“Democracy is in our blood.  Indeed, it is in our marrow of bones”

Quaid-i-Azam Mohammad Ali Jinnah

Pakistan is a product of democracy, whose freedom struggle was led by a politician heading a popular political party, rooted in the Muslim masses, whose legitimacy flowed from the sanctity of the ballot box.

The Father of the Nation, Quaid-i-Azam Muhammed Ali Jinnah, was a constitutionalist, a committed democrat whose belief in the rule of law was a cardinal principle of his politics. A man of unimpeachable integrity, Quaid-i-Azam had no army, no atom bomb, no Establishment to back him and no Big Money to promote him and he was no general or cleric or businessman or feudal. A very gifted lawyer par excellence, he was probably one of the twentieth century’s most principled politicians, who, like Lenin, Chairman Mao and Imam Khomeini, changed the course of history with the support of the people.

So, Pakistan’s roots are democratic emanating from representative rule through the ballot box, unlike such modern Muslim Republics like Turkey, Indonesia, Egypt, Iran or Algeria, which emerged from the barrel of the gun or armed struggle. Hence, diversity, dissent and culture of resistance remain an abiding ingredient of Pakistan’s ‘political DNA’ and despite the creeping authoritarianism, Pakistan is probably still the freest and most open Muslim democracy.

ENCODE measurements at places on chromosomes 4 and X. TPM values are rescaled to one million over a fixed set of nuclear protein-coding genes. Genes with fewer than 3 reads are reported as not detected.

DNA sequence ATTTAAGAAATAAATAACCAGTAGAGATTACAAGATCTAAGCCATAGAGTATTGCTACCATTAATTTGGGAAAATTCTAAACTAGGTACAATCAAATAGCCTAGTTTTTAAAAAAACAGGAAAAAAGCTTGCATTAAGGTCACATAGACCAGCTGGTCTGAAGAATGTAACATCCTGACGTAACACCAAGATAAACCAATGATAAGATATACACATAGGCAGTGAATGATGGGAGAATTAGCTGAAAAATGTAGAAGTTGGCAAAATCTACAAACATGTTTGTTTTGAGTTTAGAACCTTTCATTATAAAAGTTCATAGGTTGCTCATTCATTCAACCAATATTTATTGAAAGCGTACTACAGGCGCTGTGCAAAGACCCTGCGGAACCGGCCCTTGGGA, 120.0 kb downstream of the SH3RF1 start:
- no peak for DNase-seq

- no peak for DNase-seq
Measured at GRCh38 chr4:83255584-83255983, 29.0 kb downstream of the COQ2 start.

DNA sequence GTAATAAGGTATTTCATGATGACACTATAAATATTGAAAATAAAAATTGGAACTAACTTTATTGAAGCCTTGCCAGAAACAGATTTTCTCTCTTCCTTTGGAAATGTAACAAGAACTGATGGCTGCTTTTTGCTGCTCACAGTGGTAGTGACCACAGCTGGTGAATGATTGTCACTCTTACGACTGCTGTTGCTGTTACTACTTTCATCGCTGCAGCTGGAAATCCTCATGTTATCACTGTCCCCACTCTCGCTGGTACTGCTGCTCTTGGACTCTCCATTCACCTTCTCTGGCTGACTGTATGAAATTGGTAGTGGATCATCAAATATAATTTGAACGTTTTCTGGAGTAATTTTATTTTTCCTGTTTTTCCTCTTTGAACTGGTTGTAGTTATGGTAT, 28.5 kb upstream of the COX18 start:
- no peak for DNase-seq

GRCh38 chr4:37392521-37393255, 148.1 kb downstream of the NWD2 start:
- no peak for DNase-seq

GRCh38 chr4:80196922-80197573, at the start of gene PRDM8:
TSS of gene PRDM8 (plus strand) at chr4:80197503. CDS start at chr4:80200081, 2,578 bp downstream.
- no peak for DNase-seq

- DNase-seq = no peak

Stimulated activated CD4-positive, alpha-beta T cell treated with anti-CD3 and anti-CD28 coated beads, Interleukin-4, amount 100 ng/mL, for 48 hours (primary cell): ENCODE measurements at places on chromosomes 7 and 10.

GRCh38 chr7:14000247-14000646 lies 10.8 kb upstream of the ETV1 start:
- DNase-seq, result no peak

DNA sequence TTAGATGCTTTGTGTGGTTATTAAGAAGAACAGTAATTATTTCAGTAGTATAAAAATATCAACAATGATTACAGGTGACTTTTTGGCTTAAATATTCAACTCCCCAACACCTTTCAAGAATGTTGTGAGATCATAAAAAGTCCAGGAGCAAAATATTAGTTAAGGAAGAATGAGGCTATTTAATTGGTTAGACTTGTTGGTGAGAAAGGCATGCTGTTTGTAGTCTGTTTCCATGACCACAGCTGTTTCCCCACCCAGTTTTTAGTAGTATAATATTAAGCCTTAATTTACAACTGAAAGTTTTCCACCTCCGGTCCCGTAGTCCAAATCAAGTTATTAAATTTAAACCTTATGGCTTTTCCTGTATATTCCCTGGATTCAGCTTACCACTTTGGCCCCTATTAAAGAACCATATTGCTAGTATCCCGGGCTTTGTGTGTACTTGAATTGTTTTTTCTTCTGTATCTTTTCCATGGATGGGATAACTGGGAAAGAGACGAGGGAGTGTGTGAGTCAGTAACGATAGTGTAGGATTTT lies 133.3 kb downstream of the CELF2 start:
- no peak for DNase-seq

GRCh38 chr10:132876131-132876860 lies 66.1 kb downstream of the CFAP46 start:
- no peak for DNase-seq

When Pakistan’s current state of democracy is analyzed in this backdrop, the context of this situation is noteworthy, particularly, developments in the past decade.

Actually, it started post 9/11, when military coups, regime change and an organized assault on civil liberties in the name of national security increasingly became the norm.  Thailand, Egypt and Mali, politically polarized entities, are examples of successful military coups that have faced little domestic resistance or international censure.  Similarly, there were abortive coup attempts against established democracies in Venezuela and Turkey, and regime change via a “soft coup” has been successfully undertaken in Brazil 2016 (via the parliament) and Pakistan 2017 (via the judiciary).